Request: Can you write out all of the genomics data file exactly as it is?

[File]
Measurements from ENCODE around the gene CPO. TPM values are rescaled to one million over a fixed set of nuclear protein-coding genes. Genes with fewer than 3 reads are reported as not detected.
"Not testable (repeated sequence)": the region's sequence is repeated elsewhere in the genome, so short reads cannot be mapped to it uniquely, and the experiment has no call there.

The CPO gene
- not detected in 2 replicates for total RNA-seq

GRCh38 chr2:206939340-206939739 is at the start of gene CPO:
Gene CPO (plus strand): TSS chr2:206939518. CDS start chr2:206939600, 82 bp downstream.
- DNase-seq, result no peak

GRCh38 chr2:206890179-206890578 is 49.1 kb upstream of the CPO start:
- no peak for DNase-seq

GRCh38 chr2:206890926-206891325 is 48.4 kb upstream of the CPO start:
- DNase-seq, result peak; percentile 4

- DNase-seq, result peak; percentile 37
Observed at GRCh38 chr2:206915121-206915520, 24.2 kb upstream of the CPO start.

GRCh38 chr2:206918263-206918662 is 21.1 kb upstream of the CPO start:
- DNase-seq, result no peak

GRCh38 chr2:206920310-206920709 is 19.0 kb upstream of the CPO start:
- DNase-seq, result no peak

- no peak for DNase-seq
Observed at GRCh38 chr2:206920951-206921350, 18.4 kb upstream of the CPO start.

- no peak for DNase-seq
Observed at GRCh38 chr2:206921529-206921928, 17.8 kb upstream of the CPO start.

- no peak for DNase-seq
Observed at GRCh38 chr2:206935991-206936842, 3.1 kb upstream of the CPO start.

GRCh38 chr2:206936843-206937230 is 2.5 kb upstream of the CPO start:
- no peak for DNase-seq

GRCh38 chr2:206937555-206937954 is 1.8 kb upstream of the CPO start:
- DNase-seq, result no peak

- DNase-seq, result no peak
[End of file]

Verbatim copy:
Measurements from ENCODE around the gene CPO. TPM values are rescaled to one million over a fixed set of nuclear protein-coding genes. Genes with fewer than 3 reads are reported as not detected.
"Not testable (repeated sequence)": the region's sequence is repeated elsewhere in the genome, so short reads cannot be mapped to it uniquely, and the experiment has no call there.

The CPO gene
- not detected in 2 replicates for total RNA-seq

GRCh38 chr2:206939340-206939739 is at the start of gene CPO:
Gene CPO (plus strand): TSS chr2:206939518. CDS start chr2:206939600, 82 bp downstream.
- DNase-seq, result no peak

GRCh38 chr2:206890179-206890578 is 49.1 kb upstream of the CPO start:
- no peak for DNase-seq

GRCh38 chr2:206890926-206891325 is 48.4 kb upstream of the CPO start:
- DNase-seq, result peak; percentile 4

- DNase-seq, result peak; percentile 37
Observed at GRCh38 chr2:206915121-206915520, 24.2 kb upstream of the CPO start.

GRCh38 chr2:206918263-206918662 is 21.1 kb upstream of the CPO start:
- DNase-seq, result no peak

GRCh38 chr2:206920310-206920709 is 19.0 kb upstream of the CPO start:
- DNase-seq, result no peak

- no peak for DNase-seq
Observed at GRCh38 chr2:206920951-206921350, 18.4 kb upstream of the CPO start.

- no peak for DNase-seq
Observed at GRCh38 chr2:206921529-206921928, 17.8 kb upstream of the CPO start.

- no peak for DNase-seq
Observed at GRCh38 chr2:206935991-206936842, 3.1 kb upstream of the CPO start.

GRCh38 chr2:206936843-206937230 is 2.5 kb upstream of the CPO start:
- no peak for DNase-seq

GRCh38 chr2:206937555-206937954 is 1.8 kb upstream of the CPO start:
- DNase-seq, result no peak

- DNase-seq, result no peak